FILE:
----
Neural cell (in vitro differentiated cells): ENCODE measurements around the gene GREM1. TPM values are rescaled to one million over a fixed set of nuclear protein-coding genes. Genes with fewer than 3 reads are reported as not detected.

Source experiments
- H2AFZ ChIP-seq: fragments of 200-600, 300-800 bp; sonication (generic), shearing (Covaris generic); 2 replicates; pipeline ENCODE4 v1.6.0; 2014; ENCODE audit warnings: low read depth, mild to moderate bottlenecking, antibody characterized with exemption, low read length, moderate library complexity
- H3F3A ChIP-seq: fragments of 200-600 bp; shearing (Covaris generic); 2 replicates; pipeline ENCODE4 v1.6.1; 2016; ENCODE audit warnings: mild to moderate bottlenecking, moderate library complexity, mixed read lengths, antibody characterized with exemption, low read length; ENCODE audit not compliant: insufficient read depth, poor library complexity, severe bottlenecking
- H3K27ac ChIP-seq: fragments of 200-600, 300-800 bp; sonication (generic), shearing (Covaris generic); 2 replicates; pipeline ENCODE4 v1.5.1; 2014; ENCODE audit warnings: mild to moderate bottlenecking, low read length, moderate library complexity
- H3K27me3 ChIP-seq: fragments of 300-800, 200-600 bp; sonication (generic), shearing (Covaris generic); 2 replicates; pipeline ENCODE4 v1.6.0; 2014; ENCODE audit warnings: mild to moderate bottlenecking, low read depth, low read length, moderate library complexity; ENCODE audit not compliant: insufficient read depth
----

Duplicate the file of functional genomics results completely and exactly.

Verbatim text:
Neural cell (in vitro differentiated cells): ENCODE measurements around the gene GREM1. TPM values are rescaled to one million over a fixed set of nuclear protein-coding genes. Genes with fewer than 3 reads are reported as not detected.

Source experiments
- H2AFZ ChIP-seq: fragments of 200-600, 300-800 bp; sonication (generic), shearing (Covaris generic); 2 replicates; pipeline ENCODE4 v1.6.0; 2014; ENCODE audit warnings: low read depth, mild to moderate bottlenecking, antibody characterized with exemption, low read length, moderate library complexity
- H3F3A ChIP-seq: fragments of 200-600 bp; shearing (Covaris generic); 2 replicates; pipeline ENCODE4 v1.6.1; 2016; ENCODE audit warnings: mild to moderate bottlenecking, moderate library complexity, mixed read lengths, antibody characterized with exemption, low read length; ENCODE audit not compliant: insufficient read depth, poor library complexity, severe bottlenecking
- H3K27ac ChIP-seq: fragments of 200-600, 300-800 bp; sonication (generic), shearing (Covaris generic); 2 replicates; pipeline ENCODE4 v1.5.1; 2014; ENCODE audit warnings: mild to moderate bottlenecking, low read length, moderate library complexity
- H3K27me3 ChIP-seq: fragments of 300-800, 200-600 bp; sonication (generic), shearing (Covaris generic); 2 replicates; pipeline ENCODE4 v1.6.0; 2014; ENCODE audit warnings: mild to moderate bottlenecking, low read depth, low read length, moderate library complexity; ENCODE audit not compliant: insufficient read depth